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Question of units of B, H in Gaussian system

  1. Nov 23, 2011 #1
    In "Classical Theory of Fields", by Landau & Lifgarbagez, they give, for example, the force on a charged particle by a magnetic field as:

    F = [itex]\frac{ev}{c}[/itex] x H

    where H is the magnetic field intensity. Now, normally written in SI units, this expression would use B and no factor of 1/c.

    So how are B and H related here? I'm a bit confused over the units in use (which I think may be Gaussian)!
     
  2. jcsd
  3. Nov 24, 2011 #2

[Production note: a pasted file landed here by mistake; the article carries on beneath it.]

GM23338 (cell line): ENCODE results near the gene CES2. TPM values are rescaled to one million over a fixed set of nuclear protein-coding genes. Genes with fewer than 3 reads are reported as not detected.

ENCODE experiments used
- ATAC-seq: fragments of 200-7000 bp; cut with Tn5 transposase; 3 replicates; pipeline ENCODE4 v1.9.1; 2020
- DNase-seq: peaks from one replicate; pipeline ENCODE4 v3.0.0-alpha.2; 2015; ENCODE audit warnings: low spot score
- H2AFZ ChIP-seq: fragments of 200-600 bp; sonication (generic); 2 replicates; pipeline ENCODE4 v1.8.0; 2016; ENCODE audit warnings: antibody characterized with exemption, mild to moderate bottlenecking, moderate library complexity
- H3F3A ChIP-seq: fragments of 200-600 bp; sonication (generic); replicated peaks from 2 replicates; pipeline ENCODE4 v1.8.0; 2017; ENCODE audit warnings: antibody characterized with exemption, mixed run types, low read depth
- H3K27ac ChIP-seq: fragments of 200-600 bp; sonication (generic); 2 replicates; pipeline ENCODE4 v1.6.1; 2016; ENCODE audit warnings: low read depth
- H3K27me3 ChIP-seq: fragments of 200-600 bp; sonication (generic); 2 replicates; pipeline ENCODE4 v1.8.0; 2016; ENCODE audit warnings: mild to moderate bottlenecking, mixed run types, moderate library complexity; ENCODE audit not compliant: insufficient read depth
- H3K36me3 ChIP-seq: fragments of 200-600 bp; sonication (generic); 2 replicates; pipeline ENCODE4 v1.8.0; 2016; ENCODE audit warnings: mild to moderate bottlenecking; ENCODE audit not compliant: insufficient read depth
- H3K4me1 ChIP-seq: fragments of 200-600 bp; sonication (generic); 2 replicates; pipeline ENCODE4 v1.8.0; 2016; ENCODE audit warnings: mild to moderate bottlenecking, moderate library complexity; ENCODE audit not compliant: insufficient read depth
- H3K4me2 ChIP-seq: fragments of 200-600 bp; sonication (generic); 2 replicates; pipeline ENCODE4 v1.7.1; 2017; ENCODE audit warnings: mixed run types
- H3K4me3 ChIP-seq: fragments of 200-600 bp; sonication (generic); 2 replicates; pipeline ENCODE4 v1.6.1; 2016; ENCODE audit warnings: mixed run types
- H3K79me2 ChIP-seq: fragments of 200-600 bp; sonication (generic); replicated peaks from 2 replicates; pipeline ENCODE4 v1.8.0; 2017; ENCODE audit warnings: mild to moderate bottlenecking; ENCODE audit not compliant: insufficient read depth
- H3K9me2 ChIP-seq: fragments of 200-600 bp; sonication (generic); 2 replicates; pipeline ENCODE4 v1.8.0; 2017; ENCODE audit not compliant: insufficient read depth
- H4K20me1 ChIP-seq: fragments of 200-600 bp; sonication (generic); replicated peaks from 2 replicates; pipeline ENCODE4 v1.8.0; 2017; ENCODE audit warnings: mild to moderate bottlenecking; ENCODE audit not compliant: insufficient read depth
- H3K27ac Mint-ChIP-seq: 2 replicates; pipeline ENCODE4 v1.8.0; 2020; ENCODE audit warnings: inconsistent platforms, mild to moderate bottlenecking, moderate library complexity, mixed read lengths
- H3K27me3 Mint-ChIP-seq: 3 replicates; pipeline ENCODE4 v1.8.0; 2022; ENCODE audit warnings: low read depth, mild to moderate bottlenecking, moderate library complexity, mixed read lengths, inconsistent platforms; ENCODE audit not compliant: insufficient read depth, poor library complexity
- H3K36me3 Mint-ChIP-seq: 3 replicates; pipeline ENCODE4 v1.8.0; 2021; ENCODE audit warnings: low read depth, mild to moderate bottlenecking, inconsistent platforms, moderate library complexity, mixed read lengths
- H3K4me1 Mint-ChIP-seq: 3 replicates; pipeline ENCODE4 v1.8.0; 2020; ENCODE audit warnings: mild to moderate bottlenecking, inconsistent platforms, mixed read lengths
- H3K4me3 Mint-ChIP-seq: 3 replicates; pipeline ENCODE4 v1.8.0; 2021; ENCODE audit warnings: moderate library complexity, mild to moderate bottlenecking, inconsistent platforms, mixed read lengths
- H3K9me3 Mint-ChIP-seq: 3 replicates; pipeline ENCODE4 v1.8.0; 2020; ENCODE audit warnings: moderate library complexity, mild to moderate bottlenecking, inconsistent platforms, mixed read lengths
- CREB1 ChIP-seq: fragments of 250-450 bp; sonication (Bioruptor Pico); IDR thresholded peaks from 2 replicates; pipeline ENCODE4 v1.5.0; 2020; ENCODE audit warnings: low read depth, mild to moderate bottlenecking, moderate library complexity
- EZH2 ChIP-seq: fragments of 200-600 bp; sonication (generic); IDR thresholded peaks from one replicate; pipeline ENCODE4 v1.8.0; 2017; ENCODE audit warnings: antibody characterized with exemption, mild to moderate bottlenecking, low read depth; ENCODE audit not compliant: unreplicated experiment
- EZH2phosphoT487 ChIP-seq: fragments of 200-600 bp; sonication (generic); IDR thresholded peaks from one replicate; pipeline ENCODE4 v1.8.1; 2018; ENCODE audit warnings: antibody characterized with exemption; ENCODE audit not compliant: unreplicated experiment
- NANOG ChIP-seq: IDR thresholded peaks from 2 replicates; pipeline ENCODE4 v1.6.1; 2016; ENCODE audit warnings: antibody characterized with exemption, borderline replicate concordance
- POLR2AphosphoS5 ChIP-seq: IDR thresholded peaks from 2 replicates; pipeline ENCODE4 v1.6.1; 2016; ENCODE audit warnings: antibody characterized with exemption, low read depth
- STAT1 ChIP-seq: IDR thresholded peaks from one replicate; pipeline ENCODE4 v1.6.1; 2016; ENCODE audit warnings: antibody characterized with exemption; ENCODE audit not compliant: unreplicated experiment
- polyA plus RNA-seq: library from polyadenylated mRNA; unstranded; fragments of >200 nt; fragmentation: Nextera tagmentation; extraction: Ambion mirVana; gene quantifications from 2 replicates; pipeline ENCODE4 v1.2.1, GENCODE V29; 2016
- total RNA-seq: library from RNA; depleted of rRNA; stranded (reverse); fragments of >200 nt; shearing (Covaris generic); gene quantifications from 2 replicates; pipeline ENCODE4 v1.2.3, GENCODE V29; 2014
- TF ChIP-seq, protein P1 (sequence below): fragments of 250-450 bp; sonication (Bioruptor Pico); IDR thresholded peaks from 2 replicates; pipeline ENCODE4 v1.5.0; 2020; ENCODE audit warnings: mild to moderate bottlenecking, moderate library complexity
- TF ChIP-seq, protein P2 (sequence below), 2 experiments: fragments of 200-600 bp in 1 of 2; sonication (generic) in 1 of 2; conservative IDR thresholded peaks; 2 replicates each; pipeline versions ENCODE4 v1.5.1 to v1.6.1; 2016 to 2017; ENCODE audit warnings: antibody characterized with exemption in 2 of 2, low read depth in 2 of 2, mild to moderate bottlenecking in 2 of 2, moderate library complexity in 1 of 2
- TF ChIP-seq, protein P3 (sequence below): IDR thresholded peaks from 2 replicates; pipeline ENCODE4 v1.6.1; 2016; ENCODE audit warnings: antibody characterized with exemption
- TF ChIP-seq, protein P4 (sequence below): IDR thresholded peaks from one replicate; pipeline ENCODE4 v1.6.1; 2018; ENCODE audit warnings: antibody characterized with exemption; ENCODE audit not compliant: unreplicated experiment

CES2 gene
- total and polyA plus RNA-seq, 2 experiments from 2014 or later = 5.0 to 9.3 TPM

Meir Achuz

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    In Gaussian units, B and H have the same units (gauss), and are identical in free space.
    For sonme historical reason (and a bit of confusion) H was originally given the unit 'Oersted' with 1 Oersted = 1 Gauss.
     
  4. Nov 24, 2011 #3

    Meir Achuz

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    In Gaussian units, B and H have the same units (gauss), and are identical in free space.
    For some historical reason (and a bit of confusion) H was originally given the unit 'Oersted' with 1 Oersted = 1 Gauss.
     
  5. Nov 24, 2011 #4
    So in Gaussian units, B and H are entirely interchangeable?
     
  6. Nov 25, 2011 #5

    Bill_K

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    In Gaussian units, B and H have the same units (gauss), and are identical in free space.
     
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